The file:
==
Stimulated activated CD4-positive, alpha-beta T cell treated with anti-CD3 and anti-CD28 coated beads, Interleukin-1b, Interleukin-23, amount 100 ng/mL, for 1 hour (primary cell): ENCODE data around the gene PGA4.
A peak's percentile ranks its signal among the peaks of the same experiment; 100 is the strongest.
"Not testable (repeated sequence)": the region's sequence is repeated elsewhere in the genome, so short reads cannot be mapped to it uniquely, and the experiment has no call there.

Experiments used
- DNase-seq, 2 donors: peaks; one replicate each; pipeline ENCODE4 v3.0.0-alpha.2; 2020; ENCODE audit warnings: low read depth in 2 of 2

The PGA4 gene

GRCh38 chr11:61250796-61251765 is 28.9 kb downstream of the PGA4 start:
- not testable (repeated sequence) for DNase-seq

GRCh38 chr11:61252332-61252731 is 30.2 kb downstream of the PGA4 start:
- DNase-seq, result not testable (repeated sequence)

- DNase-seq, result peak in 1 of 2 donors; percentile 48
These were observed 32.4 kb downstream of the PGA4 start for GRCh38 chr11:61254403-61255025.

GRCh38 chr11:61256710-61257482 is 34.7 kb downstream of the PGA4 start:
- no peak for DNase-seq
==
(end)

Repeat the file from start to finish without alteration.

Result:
Stimulated activated CD4-positive, alpha-beta T cell treated with anti-CD3 and anti-CD28 coated beads, Interleukin-1b, Interleukin-23, amount 100 ng/mL, for 1 hour (primary cell): ENCODE data around the gene PGA4.
A peak's percentile ranks its signal among the peaks of the same experiment; 100 is the strongest.
"Not testable (repeated sequence)": the region's sequence is repeated elsewhere in the genome, so short reads cannot be mapped to it uniquely, and the experiment has no call there.

Experiments used
- DNase-seq, 2 donors: peaks; one replicate each; pipeline ENCODE4 v3.0.0-alpha.2; 2020; ENCODE audit warnings: low read depth in 2 of 2

The PGA4 gene

GRCh38 chr11:61250796-61251765 is 28.9 kb downstream of the PGA4 start:
- not testable (repeated sequence) for DNase-seq

GRCh38 chr11:61252332-61252731 is 30.2 kb downstream of the PGA4 start:
- DNase-seq, result not testable (repeated sequence)

- DNase-seq, result peak in 1 of 2 donors; percentile 48
These were observed 32.4 kb downstream of the PGA4 start for GRCh38 chr11:61254403-61255025.

GRCh38 chr11:61256710-61257482 is 34.7 kb downstream of the PGA4 start:
- no peak for DNase-seq